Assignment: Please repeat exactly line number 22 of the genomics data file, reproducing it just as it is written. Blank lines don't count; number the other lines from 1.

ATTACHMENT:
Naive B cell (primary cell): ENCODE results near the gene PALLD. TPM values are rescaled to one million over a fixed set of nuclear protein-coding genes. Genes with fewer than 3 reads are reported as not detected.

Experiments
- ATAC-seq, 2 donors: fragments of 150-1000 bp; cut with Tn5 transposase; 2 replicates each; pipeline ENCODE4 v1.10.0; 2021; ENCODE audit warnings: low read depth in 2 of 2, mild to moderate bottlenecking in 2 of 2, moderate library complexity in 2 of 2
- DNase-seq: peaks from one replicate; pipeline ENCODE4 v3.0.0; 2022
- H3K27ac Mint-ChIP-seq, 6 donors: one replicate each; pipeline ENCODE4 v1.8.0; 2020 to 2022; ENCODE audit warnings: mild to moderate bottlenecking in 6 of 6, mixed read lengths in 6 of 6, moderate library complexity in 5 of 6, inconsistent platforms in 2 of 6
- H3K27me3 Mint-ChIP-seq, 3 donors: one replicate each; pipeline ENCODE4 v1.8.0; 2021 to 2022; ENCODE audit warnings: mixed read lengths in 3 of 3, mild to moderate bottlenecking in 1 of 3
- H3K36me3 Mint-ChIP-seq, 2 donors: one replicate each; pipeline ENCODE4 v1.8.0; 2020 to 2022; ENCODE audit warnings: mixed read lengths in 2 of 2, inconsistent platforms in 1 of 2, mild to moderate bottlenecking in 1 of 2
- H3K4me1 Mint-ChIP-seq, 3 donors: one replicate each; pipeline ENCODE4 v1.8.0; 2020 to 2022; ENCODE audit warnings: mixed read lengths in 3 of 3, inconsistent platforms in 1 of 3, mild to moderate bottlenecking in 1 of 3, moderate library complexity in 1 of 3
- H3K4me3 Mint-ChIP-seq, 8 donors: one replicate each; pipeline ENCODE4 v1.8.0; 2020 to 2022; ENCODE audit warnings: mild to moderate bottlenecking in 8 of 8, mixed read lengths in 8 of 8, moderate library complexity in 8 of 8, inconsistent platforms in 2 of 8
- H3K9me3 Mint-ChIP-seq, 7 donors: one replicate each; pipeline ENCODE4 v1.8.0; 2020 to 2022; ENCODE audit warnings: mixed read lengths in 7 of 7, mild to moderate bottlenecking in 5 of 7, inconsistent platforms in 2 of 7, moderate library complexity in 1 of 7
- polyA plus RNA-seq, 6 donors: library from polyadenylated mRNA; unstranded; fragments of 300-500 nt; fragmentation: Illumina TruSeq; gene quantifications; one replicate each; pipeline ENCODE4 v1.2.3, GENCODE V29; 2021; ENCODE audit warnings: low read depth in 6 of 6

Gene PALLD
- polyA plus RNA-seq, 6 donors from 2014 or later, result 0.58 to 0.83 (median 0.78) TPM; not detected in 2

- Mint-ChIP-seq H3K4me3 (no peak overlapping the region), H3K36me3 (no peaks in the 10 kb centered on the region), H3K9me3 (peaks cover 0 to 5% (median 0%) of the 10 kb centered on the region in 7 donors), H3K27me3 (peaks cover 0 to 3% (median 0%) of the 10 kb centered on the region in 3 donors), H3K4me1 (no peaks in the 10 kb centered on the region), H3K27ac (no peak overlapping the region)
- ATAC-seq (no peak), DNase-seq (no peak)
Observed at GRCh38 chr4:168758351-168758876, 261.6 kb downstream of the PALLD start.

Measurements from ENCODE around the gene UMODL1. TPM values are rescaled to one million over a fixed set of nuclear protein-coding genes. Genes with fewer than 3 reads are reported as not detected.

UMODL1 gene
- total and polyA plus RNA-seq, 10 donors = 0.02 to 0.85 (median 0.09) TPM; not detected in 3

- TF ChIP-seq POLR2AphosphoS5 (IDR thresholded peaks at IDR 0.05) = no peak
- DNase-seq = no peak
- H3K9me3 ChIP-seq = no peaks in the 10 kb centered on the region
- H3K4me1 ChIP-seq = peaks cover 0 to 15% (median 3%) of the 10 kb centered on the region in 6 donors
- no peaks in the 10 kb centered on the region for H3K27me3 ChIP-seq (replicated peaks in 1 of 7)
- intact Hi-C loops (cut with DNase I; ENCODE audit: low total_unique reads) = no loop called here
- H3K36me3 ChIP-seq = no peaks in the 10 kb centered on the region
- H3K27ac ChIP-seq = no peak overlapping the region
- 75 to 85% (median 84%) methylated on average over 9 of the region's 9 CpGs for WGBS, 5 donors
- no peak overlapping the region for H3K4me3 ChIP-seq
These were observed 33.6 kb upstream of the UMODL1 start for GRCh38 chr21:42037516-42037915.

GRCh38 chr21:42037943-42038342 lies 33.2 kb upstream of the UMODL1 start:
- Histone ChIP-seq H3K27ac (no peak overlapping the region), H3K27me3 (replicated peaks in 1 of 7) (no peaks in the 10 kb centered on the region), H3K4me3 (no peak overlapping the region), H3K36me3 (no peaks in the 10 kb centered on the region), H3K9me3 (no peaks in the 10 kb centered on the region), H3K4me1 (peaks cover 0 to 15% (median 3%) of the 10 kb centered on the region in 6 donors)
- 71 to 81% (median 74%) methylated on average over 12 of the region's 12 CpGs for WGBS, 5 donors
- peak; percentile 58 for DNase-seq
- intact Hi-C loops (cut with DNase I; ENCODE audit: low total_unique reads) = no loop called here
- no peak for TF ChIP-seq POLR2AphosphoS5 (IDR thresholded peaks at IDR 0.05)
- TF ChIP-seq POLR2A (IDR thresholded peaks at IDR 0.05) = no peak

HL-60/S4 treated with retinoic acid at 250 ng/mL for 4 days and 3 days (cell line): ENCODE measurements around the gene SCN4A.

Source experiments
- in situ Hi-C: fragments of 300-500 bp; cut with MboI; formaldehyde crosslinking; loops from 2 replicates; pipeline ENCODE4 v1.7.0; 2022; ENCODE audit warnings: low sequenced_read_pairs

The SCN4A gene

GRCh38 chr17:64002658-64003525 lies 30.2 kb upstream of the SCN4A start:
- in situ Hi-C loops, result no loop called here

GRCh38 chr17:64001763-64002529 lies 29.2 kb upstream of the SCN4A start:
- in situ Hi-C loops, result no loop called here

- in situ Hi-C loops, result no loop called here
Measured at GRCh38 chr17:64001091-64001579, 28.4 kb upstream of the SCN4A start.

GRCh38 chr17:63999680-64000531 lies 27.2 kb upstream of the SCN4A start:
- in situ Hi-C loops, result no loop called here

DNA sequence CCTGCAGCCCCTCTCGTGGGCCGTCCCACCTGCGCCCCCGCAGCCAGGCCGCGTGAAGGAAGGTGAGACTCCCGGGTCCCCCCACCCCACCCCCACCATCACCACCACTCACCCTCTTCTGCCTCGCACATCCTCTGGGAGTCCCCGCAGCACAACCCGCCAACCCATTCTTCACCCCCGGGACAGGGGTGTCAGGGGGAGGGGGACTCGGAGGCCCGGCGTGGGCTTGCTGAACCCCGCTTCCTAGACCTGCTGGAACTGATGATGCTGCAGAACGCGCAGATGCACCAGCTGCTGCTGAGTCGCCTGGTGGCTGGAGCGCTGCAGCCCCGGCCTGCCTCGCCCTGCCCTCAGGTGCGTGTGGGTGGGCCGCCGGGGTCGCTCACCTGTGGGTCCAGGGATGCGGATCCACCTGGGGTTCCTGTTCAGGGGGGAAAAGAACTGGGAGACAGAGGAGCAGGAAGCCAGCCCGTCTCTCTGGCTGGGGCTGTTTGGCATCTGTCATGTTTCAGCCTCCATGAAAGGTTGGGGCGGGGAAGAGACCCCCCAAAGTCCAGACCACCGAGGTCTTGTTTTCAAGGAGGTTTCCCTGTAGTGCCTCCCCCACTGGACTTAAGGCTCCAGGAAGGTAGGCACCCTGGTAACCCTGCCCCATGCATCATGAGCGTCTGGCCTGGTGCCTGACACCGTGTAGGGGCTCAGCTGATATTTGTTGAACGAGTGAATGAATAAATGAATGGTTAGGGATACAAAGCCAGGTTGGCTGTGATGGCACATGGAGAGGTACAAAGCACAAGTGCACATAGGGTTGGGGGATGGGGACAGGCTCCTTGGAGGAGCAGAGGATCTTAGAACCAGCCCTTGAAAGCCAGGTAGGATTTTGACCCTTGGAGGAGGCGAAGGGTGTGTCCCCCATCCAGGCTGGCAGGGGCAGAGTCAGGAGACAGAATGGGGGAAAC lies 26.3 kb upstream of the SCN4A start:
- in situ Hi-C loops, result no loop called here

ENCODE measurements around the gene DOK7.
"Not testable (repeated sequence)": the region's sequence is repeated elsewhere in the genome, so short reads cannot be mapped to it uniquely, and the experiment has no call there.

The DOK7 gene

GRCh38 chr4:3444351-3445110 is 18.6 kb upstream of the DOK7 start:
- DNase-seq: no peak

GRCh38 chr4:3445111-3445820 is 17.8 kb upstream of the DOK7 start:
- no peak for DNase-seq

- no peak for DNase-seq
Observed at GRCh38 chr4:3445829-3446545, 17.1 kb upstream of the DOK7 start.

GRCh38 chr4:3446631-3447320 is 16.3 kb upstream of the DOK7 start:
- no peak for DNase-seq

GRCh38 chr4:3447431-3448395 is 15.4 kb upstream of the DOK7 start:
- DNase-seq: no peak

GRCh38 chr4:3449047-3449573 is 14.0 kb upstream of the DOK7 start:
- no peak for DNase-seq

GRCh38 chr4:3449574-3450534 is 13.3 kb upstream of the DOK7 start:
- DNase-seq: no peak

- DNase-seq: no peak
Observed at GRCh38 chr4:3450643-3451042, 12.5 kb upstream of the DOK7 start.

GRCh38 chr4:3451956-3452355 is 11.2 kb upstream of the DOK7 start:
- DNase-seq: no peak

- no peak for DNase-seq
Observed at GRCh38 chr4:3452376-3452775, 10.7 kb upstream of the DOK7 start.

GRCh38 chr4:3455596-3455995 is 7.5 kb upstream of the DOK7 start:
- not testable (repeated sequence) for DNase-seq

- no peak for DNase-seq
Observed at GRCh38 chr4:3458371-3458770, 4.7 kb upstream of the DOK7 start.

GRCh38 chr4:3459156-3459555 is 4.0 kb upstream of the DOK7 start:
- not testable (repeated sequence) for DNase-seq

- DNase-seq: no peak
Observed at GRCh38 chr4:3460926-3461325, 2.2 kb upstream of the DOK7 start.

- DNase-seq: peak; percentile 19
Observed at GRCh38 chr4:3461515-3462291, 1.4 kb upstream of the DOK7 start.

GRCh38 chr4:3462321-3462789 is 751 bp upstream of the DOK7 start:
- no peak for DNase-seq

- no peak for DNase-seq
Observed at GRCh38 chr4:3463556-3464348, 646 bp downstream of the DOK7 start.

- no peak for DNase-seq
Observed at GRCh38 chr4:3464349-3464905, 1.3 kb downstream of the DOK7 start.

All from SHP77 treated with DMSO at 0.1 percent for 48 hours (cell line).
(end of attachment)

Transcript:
- H3K9me3 ChIP-seq = no peaks in the 10 kb centered on the region